When we left off, college football recruiting was relatively violation-free, because there really weren't any rules to violate. More precisely, conferences set their own rules (I assume independents did as well). Ivy League schools favored no athletic scholarships and no special jobs for players. Big 10 and PCC (precursor of the PAC-10) schools had no scholarships, but would provide jobs, with limits on pay.
SEC and SWC schools had athletic scholarships, jobs for players, and all were funded by the boosters. Athletes that were eligible for the GI Bill stood to make out even better- per a 1966 Sports Illustrated article by Bear Bryant, GIs returning from the war were still given the money for tuition and living, despite the GI Bill also paying for that.
The northern schools were really dismayed by this situation. In the immediate post-war period, many of the players they lost to the military were returning to finish college at other schools, down south. They found that they could not recruit new players when they had to compete with schools that were more generous in their benefits. The schools in the Ivy League, the Big 10, and the PCC had better reputations academically, but that was not enough to overcome the cash on the barrel head that the southern schools offered potential players, many of whom had no intention of pursuing careers outside their home states.
The thing to note here is that each school or conference is espousing a vision of college football recruiting that puts themselves at an advantage. If, as the Ivy League proposed, there were absolutely no benefits for football players, and they were drawn from a pool of students that would all be enrolled anyway, the Ivy League schools would be formidable recruiters. If college football were limited to 1250 SAT types from middle class and up families (paying their own way), the Ivy League schools would definitely out-recruit Oklahoma or Alabama.
The Big 10 and PCC schools, with academic reps not as good (although still very good), needed to offer a little more, and that's what they proposed. The southern schools, less established and in poorer regions, were ready to recruit players from a talent pool that included all economic and academic strata, and they were willing to pay what it took to get all of those recruits signed up. If there were no limits on recruiting, they would get all of the players they wanted.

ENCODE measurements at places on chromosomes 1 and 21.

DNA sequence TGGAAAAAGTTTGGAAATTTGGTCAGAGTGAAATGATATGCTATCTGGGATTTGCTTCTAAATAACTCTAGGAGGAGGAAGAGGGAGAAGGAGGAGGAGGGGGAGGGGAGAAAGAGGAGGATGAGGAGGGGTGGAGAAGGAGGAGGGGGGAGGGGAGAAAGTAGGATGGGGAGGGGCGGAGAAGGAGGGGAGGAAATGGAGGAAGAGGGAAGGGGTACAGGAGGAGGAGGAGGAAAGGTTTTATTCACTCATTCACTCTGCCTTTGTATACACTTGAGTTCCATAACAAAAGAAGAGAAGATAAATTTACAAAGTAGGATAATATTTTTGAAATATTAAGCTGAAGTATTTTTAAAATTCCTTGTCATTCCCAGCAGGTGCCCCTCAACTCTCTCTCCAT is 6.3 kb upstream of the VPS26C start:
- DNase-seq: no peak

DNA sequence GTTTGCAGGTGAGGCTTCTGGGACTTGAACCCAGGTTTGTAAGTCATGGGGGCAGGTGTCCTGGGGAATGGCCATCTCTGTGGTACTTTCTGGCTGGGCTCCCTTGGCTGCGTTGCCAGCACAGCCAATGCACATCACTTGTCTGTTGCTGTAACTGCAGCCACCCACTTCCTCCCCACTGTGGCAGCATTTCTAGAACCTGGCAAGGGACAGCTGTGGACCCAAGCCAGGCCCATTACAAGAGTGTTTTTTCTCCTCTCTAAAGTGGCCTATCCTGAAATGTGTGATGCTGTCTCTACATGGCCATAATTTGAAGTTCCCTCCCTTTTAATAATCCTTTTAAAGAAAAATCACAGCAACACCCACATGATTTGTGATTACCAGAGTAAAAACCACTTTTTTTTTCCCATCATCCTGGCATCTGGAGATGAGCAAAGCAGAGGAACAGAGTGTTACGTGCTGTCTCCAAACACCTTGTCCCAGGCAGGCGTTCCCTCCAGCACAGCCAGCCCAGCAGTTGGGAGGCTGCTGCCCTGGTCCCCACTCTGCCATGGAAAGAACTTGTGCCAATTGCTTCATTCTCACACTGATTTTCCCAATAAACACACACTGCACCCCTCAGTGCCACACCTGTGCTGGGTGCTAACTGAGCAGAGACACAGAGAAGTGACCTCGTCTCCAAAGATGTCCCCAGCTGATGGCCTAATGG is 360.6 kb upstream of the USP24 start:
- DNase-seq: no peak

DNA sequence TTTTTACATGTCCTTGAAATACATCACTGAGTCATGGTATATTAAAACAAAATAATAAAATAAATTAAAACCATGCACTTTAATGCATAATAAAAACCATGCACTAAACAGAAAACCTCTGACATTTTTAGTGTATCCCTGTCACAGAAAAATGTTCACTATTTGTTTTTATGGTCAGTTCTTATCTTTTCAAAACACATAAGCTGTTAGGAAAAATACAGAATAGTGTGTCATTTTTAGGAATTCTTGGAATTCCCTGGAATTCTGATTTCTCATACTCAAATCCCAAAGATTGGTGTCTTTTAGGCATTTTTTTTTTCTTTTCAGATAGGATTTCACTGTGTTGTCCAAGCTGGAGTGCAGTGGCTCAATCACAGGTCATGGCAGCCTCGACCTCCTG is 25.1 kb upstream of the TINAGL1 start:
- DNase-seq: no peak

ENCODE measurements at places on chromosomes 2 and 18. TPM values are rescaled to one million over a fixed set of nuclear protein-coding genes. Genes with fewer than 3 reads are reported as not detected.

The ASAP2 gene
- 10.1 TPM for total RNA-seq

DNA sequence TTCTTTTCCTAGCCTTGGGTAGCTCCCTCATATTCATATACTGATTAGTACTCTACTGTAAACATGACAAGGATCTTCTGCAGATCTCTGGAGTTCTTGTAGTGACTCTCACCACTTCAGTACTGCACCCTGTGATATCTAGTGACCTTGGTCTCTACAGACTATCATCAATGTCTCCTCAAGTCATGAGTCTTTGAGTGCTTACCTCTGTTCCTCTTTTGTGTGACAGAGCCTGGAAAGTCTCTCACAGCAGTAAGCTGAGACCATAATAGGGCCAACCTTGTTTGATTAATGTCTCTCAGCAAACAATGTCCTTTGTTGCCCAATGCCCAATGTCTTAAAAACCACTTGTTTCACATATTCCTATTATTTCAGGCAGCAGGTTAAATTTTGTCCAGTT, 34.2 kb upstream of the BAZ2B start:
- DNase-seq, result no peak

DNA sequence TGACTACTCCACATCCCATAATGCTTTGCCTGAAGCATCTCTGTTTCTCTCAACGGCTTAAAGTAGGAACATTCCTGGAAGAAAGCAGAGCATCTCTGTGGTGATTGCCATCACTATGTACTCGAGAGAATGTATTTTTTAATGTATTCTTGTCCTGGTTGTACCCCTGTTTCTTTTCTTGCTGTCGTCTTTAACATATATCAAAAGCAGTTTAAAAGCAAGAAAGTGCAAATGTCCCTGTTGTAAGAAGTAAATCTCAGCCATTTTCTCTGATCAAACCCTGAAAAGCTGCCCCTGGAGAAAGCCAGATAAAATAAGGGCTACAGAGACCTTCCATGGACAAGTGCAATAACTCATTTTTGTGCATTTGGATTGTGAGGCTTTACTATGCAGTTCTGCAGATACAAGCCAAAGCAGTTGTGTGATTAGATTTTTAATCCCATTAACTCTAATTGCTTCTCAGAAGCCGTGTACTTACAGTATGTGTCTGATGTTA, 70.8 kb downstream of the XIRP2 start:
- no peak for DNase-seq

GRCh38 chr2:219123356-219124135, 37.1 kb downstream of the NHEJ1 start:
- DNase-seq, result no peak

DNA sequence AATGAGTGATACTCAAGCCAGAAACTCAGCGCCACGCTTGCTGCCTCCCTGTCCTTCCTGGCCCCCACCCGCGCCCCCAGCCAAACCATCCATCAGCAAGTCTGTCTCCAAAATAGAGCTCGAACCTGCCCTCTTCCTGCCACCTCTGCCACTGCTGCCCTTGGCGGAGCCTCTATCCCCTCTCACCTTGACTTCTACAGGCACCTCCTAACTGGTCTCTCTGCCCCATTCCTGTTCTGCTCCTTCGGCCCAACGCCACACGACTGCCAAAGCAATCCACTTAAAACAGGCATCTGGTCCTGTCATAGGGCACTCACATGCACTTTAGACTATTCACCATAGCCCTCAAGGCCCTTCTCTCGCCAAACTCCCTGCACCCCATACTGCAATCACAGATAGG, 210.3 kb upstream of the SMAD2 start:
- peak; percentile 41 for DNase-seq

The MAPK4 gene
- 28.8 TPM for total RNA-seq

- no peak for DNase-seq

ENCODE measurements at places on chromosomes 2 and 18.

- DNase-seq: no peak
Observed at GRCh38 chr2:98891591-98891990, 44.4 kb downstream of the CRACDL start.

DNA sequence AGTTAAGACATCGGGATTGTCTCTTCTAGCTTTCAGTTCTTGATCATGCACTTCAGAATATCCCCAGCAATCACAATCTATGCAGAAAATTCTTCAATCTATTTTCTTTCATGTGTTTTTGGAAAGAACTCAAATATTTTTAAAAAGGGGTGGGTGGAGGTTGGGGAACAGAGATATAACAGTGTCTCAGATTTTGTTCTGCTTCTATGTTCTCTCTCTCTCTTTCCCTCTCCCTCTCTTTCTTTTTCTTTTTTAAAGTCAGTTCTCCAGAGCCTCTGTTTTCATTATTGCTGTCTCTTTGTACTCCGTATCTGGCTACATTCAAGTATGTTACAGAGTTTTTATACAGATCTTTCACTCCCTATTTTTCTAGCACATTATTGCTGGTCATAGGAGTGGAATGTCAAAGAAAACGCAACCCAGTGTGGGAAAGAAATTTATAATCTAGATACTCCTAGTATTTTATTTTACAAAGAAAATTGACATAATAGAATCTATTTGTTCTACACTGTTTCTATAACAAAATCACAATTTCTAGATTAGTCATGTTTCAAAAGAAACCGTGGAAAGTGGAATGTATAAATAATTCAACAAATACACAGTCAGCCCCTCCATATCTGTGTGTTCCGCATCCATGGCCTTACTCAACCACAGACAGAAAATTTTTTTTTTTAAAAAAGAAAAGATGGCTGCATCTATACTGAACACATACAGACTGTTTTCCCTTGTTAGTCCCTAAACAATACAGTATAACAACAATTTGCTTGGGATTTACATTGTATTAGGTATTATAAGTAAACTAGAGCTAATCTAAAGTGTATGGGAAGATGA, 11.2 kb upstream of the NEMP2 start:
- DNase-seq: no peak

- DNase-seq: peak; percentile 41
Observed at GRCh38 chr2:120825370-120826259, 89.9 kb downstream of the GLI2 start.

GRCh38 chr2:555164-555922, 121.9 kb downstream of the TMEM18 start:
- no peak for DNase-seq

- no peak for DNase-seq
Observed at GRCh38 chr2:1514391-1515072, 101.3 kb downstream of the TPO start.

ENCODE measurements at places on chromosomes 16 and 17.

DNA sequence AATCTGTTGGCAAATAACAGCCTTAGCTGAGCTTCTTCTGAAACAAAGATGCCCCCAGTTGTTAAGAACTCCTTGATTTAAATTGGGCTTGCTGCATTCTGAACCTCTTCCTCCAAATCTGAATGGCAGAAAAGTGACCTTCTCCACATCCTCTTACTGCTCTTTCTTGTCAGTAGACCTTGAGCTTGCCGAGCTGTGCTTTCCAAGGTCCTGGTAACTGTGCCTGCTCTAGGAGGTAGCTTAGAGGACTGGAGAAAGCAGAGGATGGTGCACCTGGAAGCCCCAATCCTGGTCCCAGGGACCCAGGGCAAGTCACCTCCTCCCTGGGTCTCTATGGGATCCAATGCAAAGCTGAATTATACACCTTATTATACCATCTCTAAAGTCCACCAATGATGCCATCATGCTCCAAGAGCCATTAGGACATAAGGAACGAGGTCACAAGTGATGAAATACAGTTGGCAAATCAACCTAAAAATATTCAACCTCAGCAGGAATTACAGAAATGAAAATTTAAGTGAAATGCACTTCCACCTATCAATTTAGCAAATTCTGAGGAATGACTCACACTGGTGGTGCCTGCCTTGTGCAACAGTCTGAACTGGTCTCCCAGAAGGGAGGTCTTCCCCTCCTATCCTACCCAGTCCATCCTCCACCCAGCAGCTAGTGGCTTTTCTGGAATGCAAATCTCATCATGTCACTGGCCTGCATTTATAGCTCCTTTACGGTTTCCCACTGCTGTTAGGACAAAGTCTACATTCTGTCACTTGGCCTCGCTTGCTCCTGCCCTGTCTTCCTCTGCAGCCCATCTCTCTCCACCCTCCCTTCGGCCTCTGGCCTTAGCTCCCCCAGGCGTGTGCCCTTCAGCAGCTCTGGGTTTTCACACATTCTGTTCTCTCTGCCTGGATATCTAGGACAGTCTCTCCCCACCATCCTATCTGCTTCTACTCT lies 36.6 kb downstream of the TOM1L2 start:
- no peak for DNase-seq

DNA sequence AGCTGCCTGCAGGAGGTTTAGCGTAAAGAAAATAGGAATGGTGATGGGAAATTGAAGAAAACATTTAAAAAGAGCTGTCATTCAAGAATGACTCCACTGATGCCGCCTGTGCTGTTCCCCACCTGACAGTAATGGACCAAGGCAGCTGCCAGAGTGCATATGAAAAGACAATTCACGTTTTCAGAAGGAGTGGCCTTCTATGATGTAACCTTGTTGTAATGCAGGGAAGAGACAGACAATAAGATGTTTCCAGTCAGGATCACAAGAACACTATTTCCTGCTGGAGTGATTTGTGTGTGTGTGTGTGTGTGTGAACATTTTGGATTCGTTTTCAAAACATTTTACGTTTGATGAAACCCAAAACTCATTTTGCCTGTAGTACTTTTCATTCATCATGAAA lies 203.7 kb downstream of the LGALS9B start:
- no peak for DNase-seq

This is the fundamental point to keep in mind when viewing cheating in recruiting- when you limit inducements to defined packages, the offers from different schools vary in value. The value of a degree is higher at some schools than others, the cost of tuition varies, and some locations are more sought after than others. Extra inducements can be seen as a way to equalize the value of the different schools' offers.
Of course, the trouble was that some athletes were good enough to create bidding wars, and with no rules there were no limits on the bids. A 1952 Time magazine article notes that one halfback was offered tuition, books, room, board, $300 per month spending money (equivalent to $2K/month now), and $5K upon graduation.
So, in 1948, the northern schools found themselves at a recruiting disadvantage to the southern schools. How could they address that, given that regional conferences set standards, without stooping to the southern schools' level? The answer was to have the NCAA, to then a relatively powerless body as far as regulation went, assume a role as national regulator of recruiting. In the 1948 NCAA convention, the "Sanity Code" was instituted. This instituted a policy that no athletic scholarships were allowed, but off-season jobs were allowed, as long as the pay was limited to NCAA standards.
Then, a curious thing happened. Seven schools, on a follow-up questionnaire, noted that they were continuing to offer scholarships.
The issue of these schools, dubbed the "Sinful Seven" (Virginia, Maryland, V.M.I., V.P.I., The Citadel, Boston College and Villanova) was brought to the 1952 NCAA convention (per the rules at the time, the convention addressed violations, not the current committee). In a 130 - 60 vote, the NCAA decided to not punish them. At that point, the "Sanity Code" was dead.
A year with no NCAA rules (or at least no NCAA enforcement) ensued.
During this time, schools had to do a lot of soul-searching about what they could live with, and how badly they wanted to participate at the highest level of football. Remember- the era of televised games was beginning and schools didn't yet know what that meant (the money and exposure was nice, but would it hurt the take at the gate?). The NCAA reconvened, and ruled that schools could offer athletic scholarships.
The PCC tried to forgo offering scholarships, but had an ugly scandal immediately when it was discovered boosters were paying players on the side. The Ivy League decided to step back from D-1A, and not offer athletic scholarships or jobs (then, as now, the Ivies still offered preferred admissions consideration for prospective players, which definitely has a value). Almost immediately, teams from this once-powerful conference started getting pummeled by teams like William and Mary. By 1968, it was noteworthy for this league (which as recently as 1948 had players like Chuck Bednarik) to have a player, Calvin Hill, talented enough to be a NFL prospect.
So now there were rules. Next, we'll look at cheaters.